Is Valentine’s Day a big deal for you? The bouquet of roses, the chocolates, heart signs everywhere…you love everything about the day. Perhaps you have a delightful surprise planned for your loved one – a fun night out or a quiet romantic dinner. Maybe for you, there are more important things in life, and you could care less about Valentine’s Day. Whether you celebrate the day or not, everyone can benefit from having a healthy heart.
The human body is an amazingly complex machine, and your heart is the engine that drives it. Like a car engine, it needs the right fuel, regular tune-ups, and its parts will rust if you don’t use it regularly.
Your heart needs healthy food for fuel, not junk food. Lots of soluble fiber is what your arteries need to keep from clogging. Leafy green vegetables, other vegetables and fresh fruit with a variety of colors will provide the right amount of fiber. Whole grains and root vegetables like sweet potato are also an excellent source of fiber and nutrients. For nutritious sources of protein go for fish, lean meats, and beans. Avoid using too much palm oil, but olive oil and coconut oil are good for cooking. Take a low salt, low sugar approach to everything you eat and drink. Drink lots of water, about 2 liters daily and keep alcohol to a minimum.
You’ve heard this a million times, probably because it’s a fact based on scientific evidence. Regular exercise – at least 30 minutes a day for five days or more per week – keeps your heart healthy. When combined with a healthy diet, it provides stamina, lowers blood sugar and cholesterol, improves your mood, and helps you maintain a healthy weight. Exercising regularly can prevent high blood pressure, heart attack, stroke, diabetes, and obesity. It even improves already established diabetes or high blood pressure and reduces obesity. You don’t need a gym or expensive equipment to exercise. A brisk daily walk or jogging will do the trick. The main thing is to avoid being inactive especially if your job is sedentary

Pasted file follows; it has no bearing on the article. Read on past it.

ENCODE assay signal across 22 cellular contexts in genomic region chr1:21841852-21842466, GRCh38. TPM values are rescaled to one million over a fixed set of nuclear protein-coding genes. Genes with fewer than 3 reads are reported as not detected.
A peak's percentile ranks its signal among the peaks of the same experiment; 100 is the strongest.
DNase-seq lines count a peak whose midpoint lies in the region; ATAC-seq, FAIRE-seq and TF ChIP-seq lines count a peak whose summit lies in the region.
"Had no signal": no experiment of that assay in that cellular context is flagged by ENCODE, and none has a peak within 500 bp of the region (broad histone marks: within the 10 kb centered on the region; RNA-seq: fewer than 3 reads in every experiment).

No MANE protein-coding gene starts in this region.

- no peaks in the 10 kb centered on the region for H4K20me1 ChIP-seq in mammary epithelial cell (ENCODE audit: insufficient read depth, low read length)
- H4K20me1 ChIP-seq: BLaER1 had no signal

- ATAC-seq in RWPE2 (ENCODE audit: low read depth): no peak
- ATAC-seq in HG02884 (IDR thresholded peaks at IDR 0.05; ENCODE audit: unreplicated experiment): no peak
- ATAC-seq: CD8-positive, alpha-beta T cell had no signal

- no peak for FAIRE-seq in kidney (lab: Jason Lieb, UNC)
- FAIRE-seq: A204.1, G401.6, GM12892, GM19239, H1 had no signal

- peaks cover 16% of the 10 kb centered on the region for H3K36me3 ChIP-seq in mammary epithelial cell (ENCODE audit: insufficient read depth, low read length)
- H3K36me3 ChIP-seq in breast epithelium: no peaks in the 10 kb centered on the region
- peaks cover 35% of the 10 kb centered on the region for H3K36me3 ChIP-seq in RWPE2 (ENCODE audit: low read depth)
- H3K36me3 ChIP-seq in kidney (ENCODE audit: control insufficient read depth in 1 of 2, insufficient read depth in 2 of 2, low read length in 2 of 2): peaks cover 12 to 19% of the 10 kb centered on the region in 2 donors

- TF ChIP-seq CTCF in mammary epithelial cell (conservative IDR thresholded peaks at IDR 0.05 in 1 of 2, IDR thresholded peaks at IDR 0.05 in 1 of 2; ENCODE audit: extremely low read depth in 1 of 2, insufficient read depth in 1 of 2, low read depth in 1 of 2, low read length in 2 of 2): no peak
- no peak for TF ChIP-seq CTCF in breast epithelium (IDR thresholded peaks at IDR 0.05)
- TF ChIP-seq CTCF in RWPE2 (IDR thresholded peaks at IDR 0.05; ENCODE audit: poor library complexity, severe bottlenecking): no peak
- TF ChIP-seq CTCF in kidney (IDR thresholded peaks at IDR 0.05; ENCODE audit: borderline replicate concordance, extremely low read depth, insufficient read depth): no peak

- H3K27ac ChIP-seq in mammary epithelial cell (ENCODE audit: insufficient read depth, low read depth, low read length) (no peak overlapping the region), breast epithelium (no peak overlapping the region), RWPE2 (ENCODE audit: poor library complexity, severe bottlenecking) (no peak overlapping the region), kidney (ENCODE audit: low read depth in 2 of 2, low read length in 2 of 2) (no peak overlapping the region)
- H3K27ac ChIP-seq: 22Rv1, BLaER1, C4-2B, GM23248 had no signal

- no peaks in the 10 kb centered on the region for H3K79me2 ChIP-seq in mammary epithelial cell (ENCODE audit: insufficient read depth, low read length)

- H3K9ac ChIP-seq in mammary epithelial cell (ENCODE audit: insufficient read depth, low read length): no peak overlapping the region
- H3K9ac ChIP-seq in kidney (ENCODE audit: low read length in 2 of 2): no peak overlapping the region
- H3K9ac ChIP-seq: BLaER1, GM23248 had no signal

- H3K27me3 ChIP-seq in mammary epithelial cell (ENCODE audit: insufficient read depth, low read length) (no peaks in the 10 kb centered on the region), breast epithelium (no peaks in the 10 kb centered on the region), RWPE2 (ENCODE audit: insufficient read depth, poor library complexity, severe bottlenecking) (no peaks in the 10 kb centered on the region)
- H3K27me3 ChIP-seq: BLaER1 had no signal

Sleep is the most underestimated function of your body. It’s part of the daily tune-up your heart needs. Sleep is restorative, having the power to:
- Reboot your brain
- Repair your tissues
- Strengthen your immune system
- Balance out your stress hormones.
Every adult should aim for 7 – 8 hours of sleep daily. The timing is also critical. Sleeping from 10 pm to 6 am provides better quality sleep than sleeping from 1 am – 9 am. Research shows that getting enough sleep reduces calcium deposits in the coronary arteries, protecting against a heart attack. People, who sleep early, before midnight, also have healthier arteries than those who sleep after midnight.
Stress, regardless of the trigger, causes a rise in the stress hormone cortisol. Cortisol increases blood sugar, stiffens arteries and increases your blood pressure and abdominal fat. Stress is bad news for your heart. Know what triggers your stress and apply the Four ‘A’s of stress management to each situation – Avoid, Alter, Adapt, or Accept. Make time to relax and connect in a meaningful way with others.
Learn to forgive and move on
William Shakespeare in his book, The Merchant of Venice, wrote:
“The quality of mercy is not strained,
It droppeth as the gentle rain from heaven
Upon the place beneath: it is twice blest;
It blesseth him that gives and him that takes.”
In essence, forgiveness is good not only for the one who receives forgiveness but also for the person who forgives. Bitterness, resentment, and being unforgiving stress the human spirit, resulting in the build up of the stress hormone, cortisol. We know cortisol is harmful to the heart. Learn to forgive fully and move on with life.